Overall, the SWIFT Code is crucial for enabling smooth and secure cross-border payments, facilitating global trade, and ensuring the stability of the international financial system.


Breakdown of the SWIFT code format

The format of a SWIFT BIC code consists of 8 - 11 alphanumeric characters, divided into four parts: the bank code, the country code, the location code, and the branch code.

  • The bank code is a unique identifier assigned to the bank or financial institution. It is usually made up of four letters and may be the initials of the bank’s name.
  • The country code represents the country in which the bank or financial institution is located. It is a two-letter code determined by the International Organization for Standardization (ISO).
  • The location code refers to the specific city or region where the bank or financial institution's head office or primary office is situated. It is either two letters or digits, and sometimes a combination of the two.
  • The branch code is an optional part of the SWIFT BIC code. It further specifies the branch of the bank where the account is held. Because some banks don’t use the 3-character branch code, they’ll have a shorter (8-character) BIC code. For these banks, the branch code may be replaced by a triple X (i.e. MIDLGB22XXX) or left off entirely.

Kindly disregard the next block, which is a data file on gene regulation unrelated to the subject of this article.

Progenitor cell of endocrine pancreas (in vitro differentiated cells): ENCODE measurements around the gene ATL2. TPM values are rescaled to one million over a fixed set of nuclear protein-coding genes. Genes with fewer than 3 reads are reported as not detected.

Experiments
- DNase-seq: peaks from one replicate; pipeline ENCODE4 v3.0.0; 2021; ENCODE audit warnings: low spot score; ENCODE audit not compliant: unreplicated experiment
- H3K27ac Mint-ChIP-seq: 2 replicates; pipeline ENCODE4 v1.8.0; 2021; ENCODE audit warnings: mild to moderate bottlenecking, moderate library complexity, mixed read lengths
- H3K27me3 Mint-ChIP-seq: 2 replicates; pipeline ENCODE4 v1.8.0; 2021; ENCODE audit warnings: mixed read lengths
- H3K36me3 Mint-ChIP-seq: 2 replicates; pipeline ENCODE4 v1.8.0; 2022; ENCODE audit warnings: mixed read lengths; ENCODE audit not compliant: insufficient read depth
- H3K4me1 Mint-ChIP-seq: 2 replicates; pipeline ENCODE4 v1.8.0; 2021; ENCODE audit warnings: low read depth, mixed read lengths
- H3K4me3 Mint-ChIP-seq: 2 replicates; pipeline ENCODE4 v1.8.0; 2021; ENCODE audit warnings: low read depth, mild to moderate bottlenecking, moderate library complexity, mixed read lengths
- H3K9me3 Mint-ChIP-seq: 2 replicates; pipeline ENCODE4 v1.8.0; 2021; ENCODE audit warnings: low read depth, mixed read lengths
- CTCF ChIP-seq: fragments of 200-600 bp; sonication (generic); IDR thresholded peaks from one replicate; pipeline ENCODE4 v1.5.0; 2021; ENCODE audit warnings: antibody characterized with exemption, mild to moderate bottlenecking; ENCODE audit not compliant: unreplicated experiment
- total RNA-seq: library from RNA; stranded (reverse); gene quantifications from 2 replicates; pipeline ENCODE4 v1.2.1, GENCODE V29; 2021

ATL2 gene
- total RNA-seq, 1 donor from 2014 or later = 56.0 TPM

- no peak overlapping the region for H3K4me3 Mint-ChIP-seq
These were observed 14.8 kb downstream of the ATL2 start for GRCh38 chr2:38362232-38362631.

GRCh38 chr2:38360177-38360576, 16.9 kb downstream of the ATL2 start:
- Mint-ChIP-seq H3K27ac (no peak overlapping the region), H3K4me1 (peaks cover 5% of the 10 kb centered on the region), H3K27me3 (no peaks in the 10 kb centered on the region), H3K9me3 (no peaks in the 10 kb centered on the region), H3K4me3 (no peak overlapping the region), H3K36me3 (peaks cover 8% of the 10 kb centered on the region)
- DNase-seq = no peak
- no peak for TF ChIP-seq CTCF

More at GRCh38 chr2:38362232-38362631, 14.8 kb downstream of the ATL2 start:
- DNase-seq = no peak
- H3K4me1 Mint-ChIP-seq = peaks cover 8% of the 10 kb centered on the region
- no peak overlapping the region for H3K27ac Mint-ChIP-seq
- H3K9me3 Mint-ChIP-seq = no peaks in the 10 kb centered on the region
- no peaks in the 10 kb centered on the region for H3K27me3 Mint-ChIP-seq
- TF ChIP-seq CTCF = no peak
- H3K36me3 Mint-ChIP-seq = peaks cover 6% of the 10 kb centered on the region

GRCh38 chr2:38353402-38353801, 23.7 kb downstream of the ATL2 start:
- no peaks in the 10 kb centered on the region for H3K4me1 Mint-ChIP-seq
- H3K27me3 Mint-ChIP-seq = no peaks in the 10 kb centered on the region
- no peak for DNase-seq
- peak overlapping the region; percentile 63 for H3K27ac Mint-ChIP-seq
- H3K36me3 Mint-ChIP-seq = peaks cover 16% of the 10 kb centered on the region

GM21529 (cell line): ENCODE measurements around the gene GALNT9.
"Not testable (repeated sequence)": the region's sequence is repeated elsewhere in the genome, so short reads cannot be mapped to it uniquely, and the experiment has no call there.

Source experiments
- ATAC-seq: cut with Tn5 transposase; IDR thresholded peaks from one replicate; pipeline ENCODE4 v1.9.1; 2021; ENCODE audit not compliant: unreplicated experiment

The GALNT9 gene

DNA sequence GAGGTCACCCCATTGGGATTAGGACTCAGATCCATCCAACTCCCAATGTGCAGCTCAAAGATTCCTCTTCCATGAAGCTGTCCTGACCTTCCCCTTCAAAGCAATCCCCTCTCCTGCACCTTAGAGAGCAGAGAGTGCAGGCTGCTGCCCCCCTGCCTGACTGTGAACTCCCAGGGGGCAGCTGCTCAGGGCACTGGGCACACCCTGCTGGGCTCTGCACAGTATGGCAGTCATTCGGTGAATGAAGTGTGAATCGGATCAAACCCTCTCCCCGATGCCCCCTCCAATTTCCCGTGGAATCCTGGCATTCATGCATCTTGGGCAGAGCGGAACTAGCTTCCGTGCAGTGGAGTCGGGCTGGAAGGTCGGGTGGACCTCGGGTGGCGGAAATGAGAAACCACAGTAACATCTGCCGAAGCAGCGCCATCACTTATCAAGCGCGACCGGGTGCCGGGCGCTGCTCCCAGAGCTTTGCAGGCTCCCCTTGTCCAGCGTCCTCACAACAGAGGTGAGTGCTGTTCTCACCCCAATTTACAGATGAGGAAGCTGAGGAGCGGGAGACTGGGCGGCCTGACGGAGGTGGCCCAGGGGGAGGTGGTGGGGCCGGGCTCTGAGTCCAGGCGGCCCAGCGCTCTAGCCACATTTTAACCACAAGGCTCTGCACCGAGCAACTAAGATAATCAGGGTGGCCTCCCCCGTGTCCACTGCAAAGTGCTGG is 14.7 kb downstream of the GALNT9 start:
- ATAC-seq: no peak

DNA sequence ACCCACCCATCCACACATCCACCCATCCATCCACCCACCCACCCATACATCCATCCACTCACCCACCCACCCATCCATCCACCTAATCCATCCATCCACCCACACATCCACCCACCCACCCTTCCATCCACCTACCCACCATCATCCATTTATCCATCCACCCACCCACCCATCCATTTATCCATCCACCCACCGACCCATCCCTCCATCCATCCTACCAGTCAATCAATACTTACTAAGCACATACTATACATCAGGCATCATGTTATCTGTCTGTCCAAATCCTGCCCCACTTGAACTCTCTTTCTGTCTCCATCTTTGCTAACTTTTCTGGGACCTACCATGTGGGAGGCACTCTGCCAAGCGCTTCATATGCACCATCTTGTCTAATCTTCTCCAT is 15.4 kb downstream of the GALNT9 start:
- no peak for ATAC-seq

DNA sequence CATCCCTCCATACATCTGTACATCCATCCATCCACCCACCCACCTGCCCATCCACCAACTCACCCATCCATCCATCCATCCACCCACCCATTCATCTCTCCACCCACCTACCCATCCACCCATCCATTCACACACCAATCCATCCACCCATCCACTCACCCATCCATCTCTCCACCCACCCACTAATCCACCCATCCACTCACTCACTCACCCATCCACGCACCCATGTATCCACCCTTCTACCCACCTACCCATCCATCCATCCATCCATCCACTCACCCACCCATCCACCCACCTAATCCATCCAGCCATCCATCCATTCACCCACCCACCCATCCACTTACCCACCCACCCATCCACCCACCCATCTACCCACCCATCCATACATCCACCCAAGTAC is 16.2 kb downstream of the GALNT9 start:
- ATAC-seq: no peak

SWIFT code BIC example

To illustrate, let's consider an example. The SWIFT BIC code for the Bank of England may look like this: BKENGB2LXXX.

In this example, "BKEN" represents the 4 letter bank code, "GB" represents the two-digit country code (where the bank or financial institution is located), "2L" represents the location code (where the bank's head office or primary office is located), and "XXX" represents the three-digit branch identifier code (however, in this instance the bank does not use the 3-character branch code, so it has been replaced by a triple X).


Further SWIFT BIC examples

Bank or financial institution BIC/ SWIFT ID Breakdown
Danske Bank DABADKKK "DABA" identifies Danske Bank, "DK" is the country code for Denmark, "KK" (for København in Danish) is the code for Copenhagen.
Deutsche Bank DEUTDEFF500 "DEUT" identifies Deutsche Bank, "DE" is the country code for Germany, "FF" is the code for Frankfurt, and "500" is the branch code for the office of Deutsche Bank in Bad Homburg.
Unicredit Banca UNCRITMM "UNCR" identifies Unicredit Banca, "IT" is the country code for Italy, and "MM" is the code for Milan.
The Bank of Nova Scotia NOSCCATTXXX "NOSC" identifies The Bank of Nova Scotia, "CA" is the country code for Canada, "TT" is the code for Toronto, and "XXX" represents the bank’s head office.
State Bank of India SBININBBXXX "SBIN" identifies the State Bank of India, "IN" is the country code for India, "BB" is the code for Mumbai, and "XXX" represents the bank’s head office.

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About the author
Euan Robb
Content Manager at Equals Money